The fact is, ”the truth be told”, we usually don’t want the truth, the whole truth to be told.
John the Baptist was a truth-sayer. But he wasn’t always “the whole truth” truth-teller. John the Baptist didn’t decry Herod Antipas’ opulent lifestyle. He could have. John the Baptist didn’t berate this Jewish tetrach of a Roman province for riding roughshod over the needs of his own people. He could have.
So why didn’t John the Baptist do what he could have done? Why didn’t John the Baptist tell the truth, the whole truth and nothing but the truth? Answer, because John’s agenda wasn’t political. John was a prophet of God called to speak the gospel truth. And the gospel truth he was called to speak was repentance and righteousness.(Mark 1:4) Even though John didn’t tell “the whole truth,” he told the truth of repentance and reform. John’s call offered no room for negotiation, no room for mediation, no room for dispensation. John the Baptist’s call required the gospel truth of repentance and reform.
The gospel truth meant, first and foremost, an admission of wrong-doing and attempt at right-living. As hard as that might be, “true” repentance is not achieved through any one-time confession. True rebirth takes place once, but conversions take place every day until we are ushered into eternity. True repentance can only be genuine if it is expressed in moral action.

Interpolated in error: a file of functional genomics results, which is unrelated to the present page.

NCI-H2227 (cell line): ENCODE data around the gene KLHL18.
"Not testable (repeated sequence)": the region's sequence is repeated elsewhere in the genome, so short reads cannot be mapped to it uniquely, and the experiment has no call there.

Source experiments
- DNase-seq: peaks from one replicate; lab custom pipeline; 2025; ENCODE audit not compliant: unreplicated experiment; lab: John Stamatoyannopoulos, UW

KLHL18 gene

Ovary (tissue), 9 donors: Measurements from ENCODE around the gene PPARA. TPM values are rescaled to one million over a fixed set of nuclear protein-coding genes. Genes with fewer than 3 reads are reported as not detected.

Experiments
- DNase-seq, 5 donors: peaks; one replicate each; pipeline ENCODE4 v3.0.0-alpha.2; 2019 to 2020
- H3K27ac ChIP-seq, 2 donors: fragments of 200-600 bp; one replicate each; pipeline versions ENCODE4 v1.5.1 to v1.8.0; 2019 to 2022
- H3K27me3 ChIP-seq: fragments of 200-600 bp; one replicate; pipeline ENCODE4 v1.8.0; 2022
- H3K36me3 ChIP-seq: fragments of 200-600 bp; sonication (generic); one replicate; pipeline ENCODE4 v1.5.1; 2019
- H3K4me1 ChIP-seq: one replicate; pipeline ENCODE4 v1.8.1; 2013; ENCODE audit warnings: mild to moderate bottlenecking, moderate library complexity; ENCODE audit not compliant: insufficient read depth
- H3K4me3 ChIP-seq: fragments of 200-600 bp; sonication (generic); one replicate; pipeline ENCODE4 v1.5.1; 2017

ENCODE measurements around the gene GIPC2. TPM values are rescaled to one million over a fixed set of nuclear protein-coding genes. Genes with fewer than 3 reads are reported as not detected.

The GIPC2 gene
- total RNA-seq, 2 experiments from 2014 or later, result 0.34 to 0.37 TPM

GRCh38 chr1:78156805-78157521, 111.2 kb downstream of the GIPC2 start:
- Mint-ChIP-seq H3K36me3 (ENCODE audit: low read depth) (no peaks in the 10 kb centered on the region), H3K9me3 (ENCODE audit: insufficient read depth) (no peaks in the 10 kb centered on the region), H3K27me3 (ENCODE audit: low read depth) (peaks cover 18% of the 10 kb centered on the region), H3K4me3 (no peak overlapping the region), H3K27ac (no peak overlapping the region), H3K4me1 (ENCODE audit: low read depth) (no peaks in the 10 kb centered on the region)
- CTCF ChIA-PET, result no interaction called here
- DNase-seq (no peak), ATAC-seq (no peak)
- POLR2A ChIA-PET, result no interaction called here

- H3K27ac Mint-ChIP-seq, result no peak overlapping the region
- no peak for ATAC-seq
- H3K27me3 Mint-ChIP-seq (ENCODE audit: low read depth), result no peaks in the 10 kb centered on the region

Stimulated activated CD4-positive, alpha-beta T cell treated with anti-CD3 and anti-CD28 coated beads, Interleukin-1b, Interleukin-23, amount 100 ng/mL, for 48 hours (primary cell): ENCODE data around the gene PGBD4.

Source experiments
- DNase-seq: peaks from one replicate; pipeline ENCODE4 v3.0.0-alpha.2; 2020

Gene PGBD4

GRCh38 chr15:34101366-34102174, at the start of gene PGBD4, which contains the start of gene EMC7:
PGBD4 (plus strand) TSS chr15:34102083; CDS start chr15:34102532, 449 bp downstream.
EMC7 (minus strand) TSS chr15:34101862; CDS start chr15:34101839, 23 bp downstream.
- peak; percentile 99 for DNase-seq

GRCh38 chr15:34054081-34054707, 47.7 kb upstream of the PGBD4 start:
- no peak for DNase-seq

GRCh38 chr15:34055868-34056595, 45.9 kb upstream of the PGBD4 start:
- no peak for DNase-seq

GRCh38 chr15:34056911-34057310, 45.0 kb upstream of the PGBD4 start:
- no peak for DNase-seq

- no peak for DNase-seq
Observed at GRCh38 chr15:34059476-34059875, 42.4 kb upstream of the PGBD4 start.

For Herod Antipas, the price of true repentance was far too steep. He couldn’t admit his own wrong-doing. He wouldn’t send Herodias back to Philip. He had flagrantly flaunted the Torah-directive that no man may marry his living brother’s wife (Leviticus 18:16).
John the Baptist understood Herod’s actions as an offense not against Roman power or politics or even the rules of good leadership. John the Baptist saw Herod’s actions as an offense against God. John’s moral integrity is what ultimately cost him his head.
Who wants your head on a platter? What truth is worth your head? What truth is worth your life?
John the Baptist, like all the other “prophets of old” (v.15) had perfected the art of giving offense by telling the truth. Have you?
Let’s call the art of giving offense “sanctified indifference.” It is not that John the Baptist, or Jeremiah, or Nehemiah, or Hosea, or Zephaniah or Peter or Paul, or Jesus, or you, don’t care about staying alive. But all of God’s prophets develop the art of “sanctified indifference” to the consequences their truth-telling might bring. And one of the great problems in the church today is that we are missing that “sanctified indifference”.
It’s not that they didn’t care. It’s that they cared more for what God cares about than what kings and bishops and majority rules care about.
John the Baptist spoke the truth. John the Baptist was not afraid to offend. John the Baptist was more afraid of divine reprimand than human reprisals. He was well-practiced, well-prepared in the art of giving offense. Even when threatened by the local ruler, John refused to amend his message. Imprisoned, he never wavered. He kept up his offense even while locked up in his prison. Talk about “sanctified indifference”.
Herod couldn’t let John, and his offensive truth-telling, out of prison. But he couldn’t quite bring himself to take the final step and quiet John forever. The oath he swore to give his dancing daughter “anything” she wanted forced his hand. Though “greatly grieved,” he can at last be rid of that offensive voice, that “truth sayer” that kept chiding him.